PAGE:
(Of course, the FSS deserves blame for crewing Discovery with malcontents and incompetents, but I just bet that such bold command decisions would never be the focus of an investigation run by the people responsible for said decisions.)

This book was written in the 1970s. Any alert modern reader would spot that just from the language, particularly where it relates to women [4]. While this is a setting where women are not restricted to domesticity, and appear in roles from officers to mayors, and while Grimes has no trouble serving with women, under women, or commanding them (which I must admit probably put Grimes well ahead of the curve for the time when this novel was published, if not for when it was set), he really is a walking Male Gaze. The reader is never left in doubt as to where each woman encountered would rank on Grimes’ attractiveness assessment scale [5].

This novel has appeared in a variety of editions; I have both the DAW mass market paperback and the 2002 SFBC omnibus, Survey Captain. I like both but the latter is more durable and easier to read.

An afterthought: younger readers may never have encountered the term Peter Principle, although they’ve likely encountered examples. Have a link. And a picture:

1: Don’t think of it as creating one poorly crewed ship. Think of it as saving seventy-seven other ships from having That Guy on board.

2: According to the novels, neither the Ehrenhaft Drive nor the Mannschenn Drive that replaced it are faster-than-light, although both will get you somewhere faster than a photon will get there. Ehrenhaft Drives ape FTL by “coexisting with themselves all along the lines of magnetic force that they were on” and Mannschenn Drives use time travel to get the effect of FTL. A mishap with the Ehrenhaft can drop a ship anywhere in the galaxy. Mishaps with the Mannschenn Drive start with “turning the ship’s engineer inside out,” and then escalate all the way up to “poking holes into other universes” and “summoning actual gods.” It doesn’t help that the Rim (where Grimes spends most of his time) is the sort of place where casually leaning on the walls of reality will make them fall over like cheap sets.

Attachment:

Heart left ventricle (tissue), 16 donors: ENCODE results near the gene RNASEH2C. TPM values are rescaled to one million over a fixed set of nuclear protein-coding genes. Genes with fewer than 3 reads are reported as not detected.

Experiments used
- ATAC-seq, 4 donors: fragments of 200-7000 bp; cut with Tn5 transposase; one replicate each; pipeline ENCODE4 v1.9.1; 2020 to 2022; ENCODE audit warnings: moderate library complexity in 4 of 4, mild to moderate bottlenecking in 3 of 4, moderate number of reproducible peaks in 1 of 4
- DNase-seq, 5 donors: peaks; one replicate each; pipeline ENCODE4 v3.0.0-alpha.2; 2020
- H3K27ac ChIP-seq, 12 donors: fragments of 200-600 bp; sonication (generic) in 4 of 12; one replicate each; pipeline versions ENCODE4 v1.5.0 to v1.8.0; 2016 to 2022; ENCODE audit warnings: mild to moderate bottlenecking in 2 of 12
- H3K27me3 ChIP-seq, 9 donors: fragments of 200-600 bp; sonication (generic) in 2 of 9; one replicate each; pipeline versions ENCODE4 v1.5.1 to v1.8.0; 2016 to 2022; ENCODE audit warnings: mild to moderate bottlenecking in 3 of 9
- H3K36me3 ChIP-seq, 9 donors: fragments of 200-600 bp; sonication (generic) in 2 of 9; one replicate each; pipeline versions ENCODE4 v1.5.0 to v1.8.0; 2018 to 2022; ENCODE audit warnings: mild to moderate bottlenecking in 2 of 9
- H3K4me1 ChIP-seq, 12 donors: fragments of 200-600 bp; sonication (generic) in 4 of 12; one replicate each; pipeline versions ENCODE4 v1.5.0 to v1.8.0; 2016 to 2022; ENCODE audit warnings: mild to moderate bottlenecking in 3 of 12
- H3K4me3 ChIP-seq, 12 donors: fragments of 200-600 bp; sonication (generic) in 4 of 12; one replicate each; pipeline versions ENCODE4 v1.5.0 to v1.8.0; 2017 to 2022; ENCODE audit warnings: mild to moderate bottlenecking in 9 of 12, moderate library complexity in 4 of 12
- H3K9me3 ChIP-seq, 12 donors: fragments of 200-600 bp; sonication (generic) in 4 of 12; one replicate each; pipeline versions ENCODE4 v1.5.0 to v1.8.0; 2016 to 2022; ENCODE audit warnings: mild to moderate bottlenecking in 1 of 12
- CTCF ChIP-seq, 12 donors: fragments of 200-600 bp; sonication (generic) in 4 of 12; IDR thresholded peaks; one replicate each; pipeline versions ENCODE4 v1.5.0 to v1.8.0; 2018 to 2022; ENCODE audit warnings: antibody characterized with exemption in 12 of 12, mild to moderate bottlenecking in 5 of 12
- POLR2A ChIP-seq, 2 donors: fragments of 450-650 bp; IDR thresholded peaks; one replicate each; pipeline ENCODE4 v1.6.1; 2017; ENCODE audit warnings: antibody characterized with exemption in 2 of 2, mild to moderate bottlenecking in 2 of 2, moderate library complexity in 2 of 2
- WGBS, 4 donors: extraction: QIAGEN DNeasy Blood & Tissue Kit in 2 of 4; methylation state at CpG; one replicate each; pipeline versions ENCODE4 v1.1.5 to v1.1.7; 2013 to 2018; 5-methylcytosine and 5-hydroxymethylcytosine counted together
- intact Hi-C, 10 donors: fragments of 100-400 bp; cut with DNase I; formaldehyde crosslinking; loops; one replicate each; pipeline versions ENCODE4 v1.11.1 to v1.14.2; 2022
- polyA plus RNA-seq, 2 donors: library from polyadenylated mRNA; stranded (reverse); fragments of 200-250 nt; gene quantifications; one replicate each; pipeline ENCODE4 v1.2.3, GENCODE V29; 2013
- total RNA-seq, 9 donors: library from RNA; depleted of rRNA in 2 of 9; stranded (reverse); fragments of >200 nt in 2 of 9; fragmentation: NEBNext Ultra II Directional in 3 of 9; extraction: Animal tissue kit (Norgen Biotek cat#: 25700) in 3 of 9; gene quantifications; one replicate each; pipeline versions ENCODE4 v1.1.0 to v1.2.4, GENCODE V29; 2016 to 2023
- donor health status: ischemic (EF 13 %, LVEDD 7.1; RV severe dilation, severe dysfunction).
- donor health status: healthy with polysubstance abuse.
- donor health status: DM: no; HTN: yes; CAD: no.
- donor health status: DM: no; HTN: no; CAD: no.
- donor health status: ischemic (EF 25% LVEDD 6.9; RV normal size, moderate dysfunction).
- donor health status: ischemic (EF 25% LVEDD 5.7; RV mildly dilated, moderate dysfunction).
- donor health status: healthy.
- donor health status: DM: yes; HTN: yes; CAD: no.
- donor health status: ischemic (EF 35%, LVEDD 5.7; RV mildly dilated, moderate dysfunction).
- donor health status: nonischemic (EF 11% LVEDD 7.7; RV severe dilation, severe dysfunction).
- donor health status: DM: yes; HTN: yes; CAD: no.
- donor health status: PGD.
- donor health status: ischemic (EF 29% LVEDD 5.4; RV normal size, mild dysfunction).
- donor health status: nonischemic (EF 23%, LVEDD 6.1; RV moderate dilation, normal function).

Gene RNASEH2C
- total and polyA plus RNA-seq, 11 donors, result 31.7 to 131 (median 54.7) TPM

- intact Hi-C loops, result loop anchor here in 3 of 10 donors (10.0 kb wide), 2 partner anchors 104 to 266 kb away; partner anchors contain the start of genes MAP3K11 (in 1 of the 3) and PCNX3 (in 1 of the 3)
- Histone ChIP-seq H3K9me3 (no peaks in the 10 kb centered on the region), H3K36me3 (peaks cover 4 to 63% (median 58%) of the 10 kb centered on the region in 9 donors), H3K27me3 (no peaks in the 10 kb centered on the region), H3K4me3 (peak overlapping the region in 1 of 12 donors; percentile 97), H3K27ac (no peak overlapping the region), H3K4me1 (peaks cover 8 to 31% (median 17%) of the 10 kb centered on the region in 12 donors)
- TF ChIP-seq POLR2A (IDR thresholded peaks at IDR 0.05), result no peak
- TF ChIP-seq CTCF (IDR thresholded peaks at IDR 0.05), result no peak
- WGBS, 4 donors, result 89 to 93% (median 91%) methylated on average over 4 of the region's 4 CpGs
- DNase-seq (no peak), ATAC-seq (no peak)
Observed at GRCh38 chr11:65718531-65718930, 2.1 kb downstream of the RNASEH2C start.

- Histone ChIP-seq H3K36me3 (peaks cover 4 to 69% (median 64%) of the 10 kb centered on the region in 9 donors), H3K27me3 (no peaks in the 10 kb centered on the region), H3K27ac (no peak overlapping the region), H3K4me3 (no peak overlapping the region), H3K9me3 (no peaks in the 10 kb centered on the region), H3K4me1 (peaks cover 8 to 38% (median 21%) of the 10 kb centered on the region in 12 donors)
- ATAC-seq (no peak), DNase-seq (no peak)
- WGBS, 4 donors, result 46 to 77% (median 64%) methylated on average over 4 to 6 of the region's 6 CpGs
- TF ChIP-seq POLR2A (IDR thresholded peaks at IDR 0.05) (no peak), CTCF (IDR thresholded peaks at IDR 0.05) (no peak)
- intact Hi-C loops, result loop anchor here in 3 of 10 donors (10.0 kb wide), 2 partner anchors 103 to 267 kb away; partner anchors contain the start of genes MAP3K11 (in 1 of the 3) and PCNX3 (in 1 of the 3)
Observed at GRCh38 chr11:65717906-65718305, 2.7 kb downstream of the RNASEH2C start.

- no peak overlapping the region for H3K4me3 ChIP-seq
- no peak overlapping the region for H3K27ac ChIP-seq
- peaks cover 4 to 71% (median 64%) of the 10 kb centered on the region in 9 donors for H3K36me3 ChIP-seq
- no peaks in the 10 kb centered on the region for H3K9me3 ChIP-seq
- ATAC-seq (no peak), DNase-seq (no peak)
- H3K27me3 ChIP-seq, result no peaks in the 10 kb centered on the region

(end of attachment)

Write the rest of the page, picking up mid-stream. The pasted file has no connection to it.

3: Grimes would get to recapitulate Bligh’s life again; The Anarch Lords draws its inspiration from the Rum Rebellion.

4: Other Grimes novels would establish that Grimes is firmly against racism or speciesism and that he expresses these beliefs in vocabulary that time has rendered quaint. His mother is less pleasant.

5: Because Grimes is the point of view character, we don’t find out if the women similarly assess the men. The main exception is the charmingly nicknamed Vinegar Nell, who will openly and undiplomatically provide blunt evaluations of the men hitting on her. Grimes holds a grudge against her because a young and callow John Grimes was once the beneficiary of one such evaluation.

Sally the stewardess isn’t as forthcoming, but it’s pretty clear her interest in seducing Grimes has nothing to do with him as a person but rather because she likes to cultivate the captains of the ships on which she serves.